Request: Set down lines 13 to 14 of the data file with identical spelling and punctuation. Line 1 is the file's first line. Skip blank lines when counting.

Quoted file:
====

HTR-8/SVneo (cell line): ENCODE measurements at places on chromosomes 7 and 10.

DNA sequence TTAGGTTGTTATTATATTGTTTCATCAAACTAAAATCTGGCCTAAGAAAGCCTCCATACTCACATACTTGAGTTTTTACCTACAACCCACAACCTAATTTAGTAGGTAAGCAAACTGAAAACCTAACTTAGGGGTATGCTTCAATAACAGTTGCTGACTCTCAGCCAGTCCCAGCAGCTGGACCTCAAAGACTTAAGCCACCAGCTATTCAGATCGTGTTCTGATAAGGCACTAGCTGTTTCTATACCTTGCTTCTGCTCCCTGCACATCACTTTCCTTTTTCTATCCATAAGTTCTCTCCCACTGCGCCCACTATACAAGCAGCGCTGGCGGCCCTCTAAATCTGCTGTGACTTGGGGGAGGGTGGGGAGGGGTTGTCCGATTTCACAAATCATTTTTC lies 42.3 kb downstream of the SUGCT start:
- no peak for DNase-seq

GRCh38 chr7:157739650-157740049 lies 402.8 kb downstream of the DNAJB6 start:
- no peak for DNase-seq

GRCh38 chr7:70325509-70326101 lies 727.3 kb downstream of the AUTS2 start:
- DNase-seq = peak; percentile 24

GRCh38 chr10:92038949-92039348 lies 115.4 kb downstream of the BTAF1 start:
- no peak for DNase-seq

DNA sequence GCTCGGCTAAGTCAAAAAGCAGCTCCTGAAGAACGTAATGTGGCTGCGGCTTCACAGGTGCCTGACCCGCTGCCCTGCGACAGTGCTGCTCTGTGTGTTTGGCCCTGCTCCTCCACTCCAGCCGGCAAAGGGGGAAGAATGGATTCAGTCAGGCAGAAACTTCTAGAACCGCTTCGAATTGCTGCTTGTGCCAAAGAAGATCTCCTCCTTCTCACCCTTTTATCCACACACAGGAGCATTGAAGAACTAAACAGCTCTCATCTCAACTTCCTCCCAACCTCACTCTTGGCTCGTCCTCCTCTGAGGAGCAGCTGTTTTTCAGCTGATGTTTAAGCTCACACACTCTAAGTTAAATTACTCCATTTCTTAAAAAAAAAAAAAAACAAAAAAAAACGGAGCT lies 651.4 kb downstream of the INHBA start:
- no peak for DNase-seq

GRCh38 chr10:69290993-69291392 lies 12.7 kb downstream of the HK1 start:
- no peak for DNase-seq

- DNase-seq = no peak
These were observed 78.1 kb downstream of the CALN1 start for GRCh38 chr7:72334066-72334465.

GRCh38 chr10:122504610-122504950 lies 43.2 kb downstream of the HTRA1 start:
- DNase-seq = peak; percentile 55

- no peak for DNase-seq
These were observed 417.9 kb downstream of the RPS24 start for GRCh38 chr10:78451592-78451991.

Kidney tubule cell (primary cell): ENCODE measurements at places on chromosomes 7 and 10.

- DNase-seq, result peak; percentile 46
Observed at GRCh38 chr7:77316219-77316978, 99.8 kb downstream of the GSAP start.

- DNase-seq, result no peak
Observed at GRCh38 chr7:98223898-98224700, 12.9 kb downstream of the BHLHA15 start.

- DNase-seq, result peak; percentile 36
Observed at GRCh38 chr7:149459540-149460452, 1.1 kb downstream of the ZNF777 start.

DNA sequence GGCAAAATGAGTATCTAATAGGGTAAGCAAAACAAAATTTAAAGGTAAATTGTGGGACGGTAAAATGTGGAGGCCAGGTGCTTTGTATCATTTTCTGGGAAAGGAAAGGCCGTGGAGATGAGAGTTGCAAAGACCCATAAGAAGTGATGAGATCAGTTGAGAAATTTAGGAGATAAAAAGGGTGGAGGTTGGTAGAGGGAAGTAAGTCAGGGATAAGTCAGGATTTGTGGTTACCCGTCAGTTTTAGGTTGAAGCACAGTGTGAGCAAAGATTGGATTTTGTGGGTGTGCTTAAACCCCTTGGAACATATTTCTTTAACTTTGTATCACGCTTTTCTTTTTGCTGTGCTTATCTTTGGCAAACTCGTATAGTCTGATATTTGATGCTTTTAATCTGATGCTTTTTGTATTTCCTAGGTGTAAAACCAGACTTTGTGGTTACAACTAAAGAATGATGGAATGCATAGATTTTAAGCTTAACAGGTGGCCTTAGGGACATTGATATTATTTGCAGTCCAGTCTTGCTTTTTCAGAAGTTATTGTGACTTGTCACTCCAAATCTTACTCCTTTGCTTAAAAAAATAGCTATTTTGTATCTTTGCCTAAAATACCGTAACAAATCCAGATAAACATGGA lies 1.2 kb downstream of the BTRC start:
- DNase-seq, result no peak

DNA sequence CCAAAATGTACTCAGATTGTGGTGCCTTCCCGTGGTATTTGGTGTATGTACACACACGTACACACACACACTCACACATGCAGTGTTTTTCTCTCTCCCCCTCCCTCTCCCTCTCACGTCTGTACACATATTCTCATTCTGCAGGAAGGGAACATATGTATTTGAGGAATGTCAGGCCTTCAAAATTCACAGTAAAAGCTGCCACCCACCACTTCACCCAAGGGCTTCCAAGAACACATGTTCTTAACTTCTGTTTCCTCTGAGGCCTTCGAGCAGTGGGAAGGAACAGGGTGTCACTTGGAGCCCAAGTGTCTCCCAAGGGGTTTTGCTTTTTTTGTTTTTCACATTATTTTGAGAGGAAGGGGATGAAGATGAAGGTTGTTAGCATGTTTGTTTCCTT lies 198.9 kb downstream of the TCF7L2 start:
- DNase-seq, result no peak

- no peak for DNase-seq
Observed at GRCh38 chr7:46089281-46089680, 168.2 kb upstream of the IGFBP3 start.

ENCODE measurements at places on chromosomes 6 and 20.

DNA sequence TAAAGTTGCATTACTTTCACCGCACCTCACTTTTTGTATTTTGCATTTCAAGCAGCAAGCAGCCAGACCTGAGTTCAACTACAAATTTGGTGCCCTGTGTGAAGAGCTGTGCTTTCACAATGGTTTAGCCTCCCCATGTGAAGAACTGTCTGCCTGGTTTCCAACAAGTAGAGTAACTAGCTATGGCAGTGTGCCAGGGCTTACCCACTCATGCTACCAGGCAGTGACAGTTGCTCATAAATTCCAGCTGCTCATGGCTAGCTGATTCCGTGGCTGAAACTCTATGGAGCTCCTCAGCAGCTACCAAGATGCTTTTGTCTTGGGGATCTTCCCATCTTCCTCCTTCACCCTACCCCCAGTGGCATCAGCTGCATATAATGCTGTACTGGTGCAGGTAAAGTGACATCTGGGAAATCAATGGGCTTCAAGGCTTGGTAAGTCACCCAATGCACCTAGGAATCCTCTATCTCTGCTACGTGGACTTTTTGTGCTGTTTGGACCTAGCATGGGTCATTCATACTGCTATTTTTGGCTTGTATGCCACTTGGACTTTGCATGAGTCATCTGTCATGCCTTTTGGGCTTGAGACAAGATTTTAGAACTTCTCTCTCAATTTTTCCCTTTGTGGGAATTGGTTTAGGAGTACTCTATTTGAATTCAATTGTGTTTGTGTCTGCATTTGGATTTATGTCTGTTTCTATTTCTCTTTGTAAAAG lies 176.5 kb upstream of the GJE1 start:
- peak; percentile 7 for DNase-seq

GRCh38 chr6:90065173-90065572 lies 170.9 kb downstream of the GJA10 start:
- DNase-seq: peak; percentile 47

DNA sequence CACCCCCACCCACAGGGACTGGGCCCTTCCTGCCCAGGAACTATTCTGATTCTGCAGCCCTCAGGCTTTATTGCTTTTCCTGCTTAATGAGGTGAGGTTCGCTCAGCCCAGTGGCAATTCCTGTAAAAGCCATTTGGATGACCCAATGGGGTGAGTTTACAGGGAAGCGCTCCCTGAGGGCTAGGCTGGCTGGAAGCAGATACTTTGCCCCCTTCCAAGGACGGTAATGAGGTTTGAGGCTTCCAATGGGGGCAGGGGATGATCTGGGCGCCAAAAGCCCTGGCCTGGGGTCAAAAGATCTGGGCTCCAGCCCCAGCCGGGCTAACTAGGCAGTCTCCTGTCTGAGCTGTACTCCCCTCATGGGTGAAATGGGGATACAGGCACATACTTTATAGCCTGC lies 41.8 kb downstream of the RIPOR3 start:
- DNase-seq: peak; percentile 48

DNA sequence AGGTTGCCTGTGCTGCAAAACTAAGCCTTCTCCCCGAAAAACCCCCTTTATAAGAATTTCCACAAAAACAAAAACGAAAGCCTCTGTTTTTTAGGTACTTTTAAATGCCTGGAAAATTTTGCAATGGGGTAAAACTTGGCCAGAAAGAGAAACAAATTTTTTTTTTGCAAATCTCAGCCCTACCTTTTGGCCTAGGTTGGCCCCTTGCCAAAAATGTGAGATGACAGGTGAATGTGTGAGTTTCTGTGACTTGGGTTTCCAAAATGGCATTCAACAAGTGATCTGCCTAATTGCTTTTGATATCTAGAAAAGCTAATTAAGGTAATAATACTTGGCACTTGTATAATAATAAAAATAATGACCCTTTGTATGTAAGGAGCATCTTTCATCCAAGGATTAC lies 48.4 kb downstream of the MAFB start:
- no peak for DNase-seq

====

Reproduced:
- no peak for DNase-seq

- DNase-seq = no peak